@gofasterstripes, interesting thought… I’m not sure if I can stress test in the mini XP boot… But then again the point where it’s failing is presumably lower gpu use anyway. My gut feeling is it’s not this, it all feels like it’s the point where it first reaches for the HDD that it falls over. But not conclusive of course. I’ll see where the linux route goes, that’ll give me more toys if I can get it going
Ah actually, I’ve got a whole other GPU, time to put that in! I hadn’t thought of thatPosted 2 years ago
Linux mint or Ubuntu is dead easy to use, they are pretty similar interfaces to Windows /mac these days.. at least for diagnostic purposes, and you can boot directly from a USB flash drive to try them out.
Do you have a motherboard bios speaker? If not they are about a quid and can be a handy diagnostic tool, as you’ll get a series of beeps on startup that could help narrow down the fault.
TThat said, if the boot up is making it past the Bios POST (power on self test) part of the boot up procedure and is failing when trying to load windows up, it could be a corrupt or missing Windows system file, which can happen for various mysterious reasons.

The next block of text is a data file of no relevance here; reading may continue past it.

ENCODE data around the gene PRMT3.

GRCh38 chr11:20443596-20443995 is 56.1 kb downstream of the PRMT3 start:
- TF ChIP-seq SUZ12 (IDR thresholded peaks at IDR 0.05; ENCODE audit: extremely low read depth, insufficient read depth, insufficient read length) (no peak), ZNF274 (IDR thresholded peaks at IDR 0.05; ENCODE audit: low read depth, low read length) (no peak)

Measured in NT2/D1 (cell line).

If that’s the case, you can boot from a windows Dvd or flash drive, and there’s several repair commands you can run from there.Posted 2 years ago
Any update bruvva?Posted 2 years ago
Corrupted MBR? Run fixmbr from your boot disc…Posted 2 years ago
Updates… Waiting for a new board! It’ll boot from a ubuntu live cd no bother but still won’t recognise any drives and has some occasional post failures when it’s got a drive connected that don’t happen when it doesn’t (as far as I can tell anyway; it’s possible that it’s just a sample size dealy) So considering there’s things about the board I don’t like anyway I just cut to the chase and picked up an amazon warehouse deal on a nicer MSI.